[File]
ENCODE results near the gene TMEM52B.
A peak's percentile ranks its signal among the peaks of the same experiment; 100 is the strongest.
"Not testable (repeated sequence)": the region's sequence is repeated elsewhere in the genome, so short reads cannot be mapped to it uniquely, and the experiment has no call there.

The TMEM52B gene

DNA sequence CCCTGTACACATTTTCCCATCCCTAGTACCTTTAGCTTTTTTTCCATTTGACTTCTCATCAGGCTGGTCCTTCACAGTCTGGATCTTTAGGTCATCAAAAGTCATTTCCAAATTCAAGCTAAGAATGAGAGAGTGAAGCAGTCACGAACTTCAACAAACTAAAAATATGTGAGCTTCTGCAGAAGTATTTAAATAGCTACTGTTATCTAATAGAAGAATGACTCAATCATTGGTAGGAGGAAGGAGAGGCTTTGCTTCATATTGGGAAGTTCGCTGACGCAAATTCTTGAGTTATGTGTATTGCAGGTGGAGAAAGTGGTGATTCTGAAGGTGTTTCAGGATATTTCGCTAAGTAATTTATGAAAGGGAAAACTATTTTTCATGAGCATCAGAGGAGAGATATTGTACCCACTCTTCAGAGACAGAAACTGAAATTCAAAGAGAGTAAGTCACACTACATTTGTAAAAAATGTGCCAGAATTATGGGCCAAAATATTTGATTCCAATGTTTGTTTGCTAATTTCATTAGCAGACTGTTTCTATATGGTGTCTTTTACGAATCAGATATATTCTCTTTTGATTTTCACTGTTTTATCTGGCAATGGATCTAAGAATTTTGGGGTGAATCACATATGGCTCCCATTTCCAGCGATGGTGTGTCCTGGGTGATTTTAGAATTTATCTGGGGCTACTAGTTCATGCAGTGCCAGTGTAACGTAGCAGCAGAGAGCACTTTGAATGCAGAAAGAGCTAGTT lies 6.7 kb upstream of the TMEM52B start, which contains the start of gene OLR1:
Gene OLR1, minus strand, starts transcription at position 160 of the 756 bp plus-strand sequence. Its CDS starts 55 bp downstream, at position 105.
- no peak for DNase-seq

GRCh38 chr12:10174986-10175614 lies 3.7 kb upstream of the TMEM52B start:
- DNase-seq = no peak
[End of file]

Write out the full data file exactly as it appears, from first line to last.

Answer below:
ENCODE results near the gene TMEM52B.
A peak's percentile ranks its signal among the peaks of the same experiment; 100 is the strongest.
"Not testable (repeated sequence)": the region's sequence is repeated elsewhere in the genome, so short reads cannot be mapped to it uniquely, and the experiment has no call there.

The TMEM52B gene

DNA sequence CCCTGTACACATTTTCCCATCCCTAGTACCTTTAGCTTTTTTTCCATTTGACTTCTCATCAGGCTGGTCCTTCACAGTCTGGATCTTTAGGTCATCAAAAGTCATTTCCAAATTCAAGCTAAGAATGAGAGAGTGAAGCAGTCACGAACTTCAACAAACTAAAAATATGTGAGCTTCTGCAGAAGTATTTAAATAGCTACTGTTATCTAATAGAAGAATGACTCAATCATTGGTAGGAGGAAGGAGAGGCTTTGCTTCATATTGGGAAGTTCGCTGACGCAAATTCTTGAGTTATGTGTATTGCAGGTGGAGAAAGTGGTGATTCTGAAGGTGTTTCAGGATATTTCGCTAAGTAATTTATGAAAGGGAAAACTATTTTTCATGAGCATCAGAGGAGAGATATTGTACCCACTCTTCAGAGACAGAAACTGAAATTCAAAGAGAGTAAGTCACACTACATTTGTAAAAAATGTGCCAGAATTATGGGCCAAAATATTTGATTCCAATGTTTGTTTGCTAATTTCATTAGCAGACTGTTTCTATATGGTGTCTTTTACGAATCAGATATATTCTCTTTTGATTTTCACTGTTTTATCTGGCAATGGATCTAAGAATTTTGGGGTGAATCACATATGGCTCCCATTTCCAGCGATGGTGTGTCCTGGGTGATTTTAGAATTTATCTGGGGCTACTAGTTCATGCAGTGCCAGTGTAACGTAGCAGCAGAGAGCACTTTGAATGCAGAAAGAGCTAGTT lies 6.7 kb upstream of the TMEM52B start, which contains the start of gene OLR1:
Gene OLR1, minus strand, starts transcription at position 160 of the 756 bp plus-strand sequence. Its CDS starts 55 bp downstream, at position 105.
- no peak for DNase-seq

GRCh38 chr12:10174986-10175614 lies 3.7 kb upstream of the TMEM52B start:
- DNase-seq = no peak